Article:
Singapore has confirmed that its police will be able to access the country's COVID-19 contact tracking data to assist in their criminal investigations. To date, more than 4,2 million people or 78% of the local population have installed the TraceTogether contact tracking application, which has one of the highest penetration rates in the world.
That number is double the rate three months ago in September, when TraceTogether recorded 2,4 million downloads, or about 40% of the population. A recent increase was probably fueled by its announcement government that the use of the application will become mandatory for entry into public places from the beginning of 2021.
In an effort to alleviate privacy concerns, the Singapore Government has repeatedly stated that data on COVID-19 "will never be accessible unless the user test positive for the virus ". Personal data, such as unique identification number and cell phone number, will be replaced by a random permanent ID and stored in a secure one server.
Smart Nation Undersecretary of State and Foreign Minister Vivian Balakrishnan also insisted that the "TraceTogether token" was not a surveillance device, as it did not contain chips GPS and could not connect to Internet.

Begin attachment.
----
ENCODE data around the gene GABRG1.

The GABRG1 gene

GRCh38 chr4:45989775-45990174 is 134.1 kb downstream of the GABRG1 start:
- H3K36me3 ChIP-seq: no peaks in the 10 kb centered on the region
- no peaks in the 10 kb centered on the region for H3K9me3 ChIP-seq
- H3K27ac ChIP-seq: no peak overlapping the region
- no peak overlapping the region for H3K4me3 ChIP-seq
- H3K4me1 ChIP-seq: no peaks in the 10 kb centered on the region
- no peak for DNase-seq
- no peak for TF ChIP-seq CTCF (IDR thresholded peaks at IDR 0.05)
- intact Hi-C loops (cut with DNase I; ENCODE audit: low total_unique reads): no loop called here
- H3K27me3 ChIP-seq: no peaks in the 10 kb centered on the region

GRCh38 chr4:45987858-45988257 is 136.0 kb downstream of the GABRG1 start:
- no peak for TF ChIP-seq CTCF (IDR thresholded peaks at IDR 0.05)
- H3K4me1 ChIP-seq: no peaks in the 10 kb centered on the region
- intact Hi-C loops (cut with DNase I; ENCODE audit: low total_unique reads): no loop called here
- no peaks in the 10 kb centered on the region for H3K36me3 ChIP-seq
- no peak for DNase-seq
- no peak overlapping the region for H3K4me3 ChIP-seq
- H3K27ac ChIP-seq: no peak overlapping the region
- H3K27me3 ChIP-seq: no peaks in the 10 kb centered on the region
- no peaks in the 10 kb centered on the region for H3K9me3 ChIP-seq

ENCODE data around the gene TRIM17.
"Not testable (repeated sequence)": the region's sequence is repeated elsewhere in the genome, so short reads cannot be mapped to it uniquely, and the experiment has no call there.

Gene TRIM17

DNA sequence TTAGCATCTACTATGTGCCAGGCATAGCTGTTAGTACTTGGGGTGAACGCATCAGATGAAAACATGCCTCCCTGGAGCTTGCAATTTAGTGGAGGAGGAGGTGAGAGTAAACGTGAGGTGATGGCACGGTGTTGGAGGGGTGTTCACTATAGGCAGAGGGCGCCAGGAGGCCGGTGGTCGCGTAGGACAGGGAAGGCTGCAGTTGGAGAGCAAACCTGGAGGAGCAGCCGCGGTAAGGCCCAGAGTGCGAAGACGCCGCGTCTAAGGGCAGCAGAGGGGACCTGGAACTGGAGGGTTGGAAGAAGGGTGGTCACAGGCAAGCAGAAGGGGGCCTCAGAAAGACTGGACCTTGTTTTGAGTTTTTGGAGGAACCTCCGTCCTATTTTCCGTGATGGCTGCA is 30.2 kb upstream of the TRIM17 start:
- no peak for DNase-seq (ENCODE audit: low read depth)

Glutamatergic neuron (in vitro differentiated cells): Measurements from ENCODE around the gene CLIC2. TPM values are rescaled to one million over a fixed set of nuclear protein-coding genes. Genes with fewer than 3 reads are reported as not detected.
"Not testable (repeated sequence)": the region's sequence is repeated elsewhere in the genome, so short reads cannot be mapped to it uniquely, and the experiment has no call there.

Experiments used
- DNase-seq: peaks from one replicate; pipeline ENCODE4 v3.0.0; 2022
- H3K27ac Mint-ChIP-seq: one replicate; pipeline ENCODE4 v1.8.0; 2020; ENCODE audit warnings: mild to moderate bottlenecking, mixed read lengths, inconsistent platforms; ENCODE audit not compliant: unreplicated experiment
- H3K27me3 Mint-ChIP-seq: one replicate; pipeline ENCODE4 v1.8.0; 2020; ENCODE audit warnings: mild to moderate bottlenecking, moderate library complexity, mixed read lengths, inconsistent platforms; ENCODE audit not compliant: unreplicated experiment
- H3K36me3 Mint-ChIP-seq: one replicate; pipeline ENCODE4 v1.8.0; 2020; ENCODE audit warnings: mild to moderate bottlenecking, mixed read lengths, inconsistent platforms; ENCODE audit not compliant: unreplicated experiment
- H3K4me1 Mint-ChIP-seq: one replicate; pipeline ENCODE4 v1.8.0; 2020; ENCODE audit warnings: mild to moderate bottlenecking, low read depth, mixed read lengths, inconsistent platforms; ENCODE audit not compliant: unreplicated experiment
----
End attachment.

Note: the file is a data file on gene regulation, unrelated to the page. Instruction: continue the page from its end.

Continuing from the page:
He also noted that all TraceTogether data will be encrypted and will stored for up to 25 days, after which they will be automatically deleted, adding that the information will be "transferred" to the Ministry of Health only when a person is positive for the COVID-19 virus, Balakrishnan said.
Moreover, "only a very limited, limited group of detectors" would have access to data, said the minister.
However, the Singapore government has now confirmed that local law enforcement authorities will be able to access the data for criminal investigations. According to the Code Criminal Procedure, the Singapore Police Force can take any data and that includes TraceTogether data, according to Home Secretary Desmond Tan.
He added that public officials who knowingly disclose data without authorization or misuse the data could be fined up to $ 5.000 or imprisonment up to two years or both.
Asked if the police use of the data violated the commitment confidentiality of TraceTogether, Tan said: “We do not rule out the use of TraceTogether data in cases where safety of citizens is affected or has affected, and this applies to all other data. "
He noted that "authorized police officers" may rely on the Code of Criminal Procedure to access TraceTogether data for such purposes, as well as for criminal investigation, but that in any other case, this data will only be used to identify contact contacts and to fight spread of COVID-19.